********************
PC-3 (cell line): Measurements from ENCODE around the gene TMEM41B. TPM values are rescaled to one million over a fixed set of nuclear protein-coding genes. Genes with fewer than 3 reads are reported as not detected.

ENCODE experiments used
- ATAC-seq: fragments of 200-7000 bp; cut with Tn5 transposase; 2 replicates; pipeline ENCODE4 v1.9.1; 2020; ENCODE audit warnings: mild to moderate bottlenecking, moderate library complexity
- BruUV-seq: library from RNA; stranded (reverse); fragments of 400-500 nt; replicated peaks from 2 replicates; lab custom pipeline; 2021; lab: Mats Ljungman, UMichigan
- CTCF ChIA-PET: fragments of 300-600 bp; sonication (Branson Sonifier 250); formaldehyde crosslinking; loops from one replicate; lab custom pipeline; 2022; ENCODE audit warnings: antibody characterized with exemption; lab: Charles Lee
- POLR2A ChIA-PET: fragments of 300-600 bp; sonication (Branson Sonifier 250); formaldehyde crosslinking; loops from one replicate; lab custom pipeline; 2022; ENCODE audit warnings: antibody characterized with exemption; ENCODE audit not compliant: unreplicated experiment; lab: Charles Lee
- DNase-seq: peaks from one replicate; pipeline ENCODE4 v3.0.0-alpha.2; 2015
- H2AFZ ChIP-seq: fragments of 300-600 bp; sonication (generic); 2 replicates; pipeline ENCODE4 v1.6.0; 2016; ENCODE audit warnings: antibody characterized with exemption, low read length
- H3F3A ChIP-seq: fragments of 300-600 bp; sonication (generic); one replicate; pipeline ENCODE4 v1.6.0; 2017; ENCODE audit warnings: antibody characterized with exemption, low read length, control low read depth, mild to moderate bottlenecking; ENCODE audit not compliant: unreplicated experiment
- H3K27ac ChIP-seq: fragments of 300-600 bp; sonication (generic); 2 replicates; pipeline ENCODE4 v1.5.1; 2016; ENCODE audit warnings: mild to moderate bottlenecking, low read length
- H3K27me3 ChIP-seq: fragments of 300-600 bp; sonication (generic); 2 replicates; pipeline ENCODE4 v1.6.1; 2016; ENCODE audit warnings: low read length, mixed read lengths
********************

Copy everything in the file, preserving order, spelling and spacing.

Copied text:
PC-3 (cell line): Measurements from ENCODE around the gene TMEM41B. TPM values are rescaled to one million over a fixed set of nuclear protein-coding genes. Genes with fewer than 3 reads are reported as not detected.

ENCODE experiments used
- ATAC-seq: fragments of 200-7000 bp; cut with Tn5 transposase; 2 replicates; pipeline ENCODE4 v1.9.1; 2020; ENCODE audit warnings: mild to moderate bottlenecking, moderate library complexity
- BruUV-seq: library from RNA; stranded (reverse); fragments of 400-500 nt; replicated peaks from 2 replicates; lab custom pipeline; 2021; lab: Mats Ljungman, UMichigan
- CTCF ChIA-PET: fragments of 300-600 bp; sonication (Branson Sonifier 250); formaldehyde crosslinking; loops from one replicate; lab custom pipeline; 2022; ENCODE audit warnings: antibody characterized with exemption; lab: Charles Lee
- POLR2A ChIA-PET: fragments of 300-600 bp; sonication (Branson Sonifier 250); formaldehyde crosslinking; loops from one replicate; lab custom pipeline; 2022; ENCODE audit warnings: antibody characterized with exemption; ENCODE audit not compliant: unreplicated experiment; lab: Charles Lee
- DNase-seq: peaks from one replicate; pipeline ENCODE4 v3.0.0-alpha.2; 2015
- H2AFZ ChIP-seq: fragments of 300-600 bp; sonication (generic); 2 replicates; pipeline ENCODE4 v1.6.0; 2016; ENCODE audit warnings: antibody characterized with exemption, low read length
- H3F3A ChIP-seq: fragments of 300-600 bp; sonication (generic); one replicate; pipeline ENCODE4 v1.6.0; 2017; ENCODE audit warnings: antibody characterized with exemption, low read length, control low read depth, mild to moderate bottlenecking; ENCODE audit not compliant: unreplicated experiment
- H3K27ac ChIP-seq: fragments of 300-600 bp; sonication (generic); 2 replicates; pipeline ENCODE4 v1.5.1; 2016; ENCODE audit warnings: mild to moderate bottlenecking, low read length
- H3K27me3 ChIP-seq: fragments of 300-600 bp; sonication (generic); 2 replicates; pipeline ENCODE4 v1.6.1; 2016; ENCODE audit warnings: low read length, mixed read lengths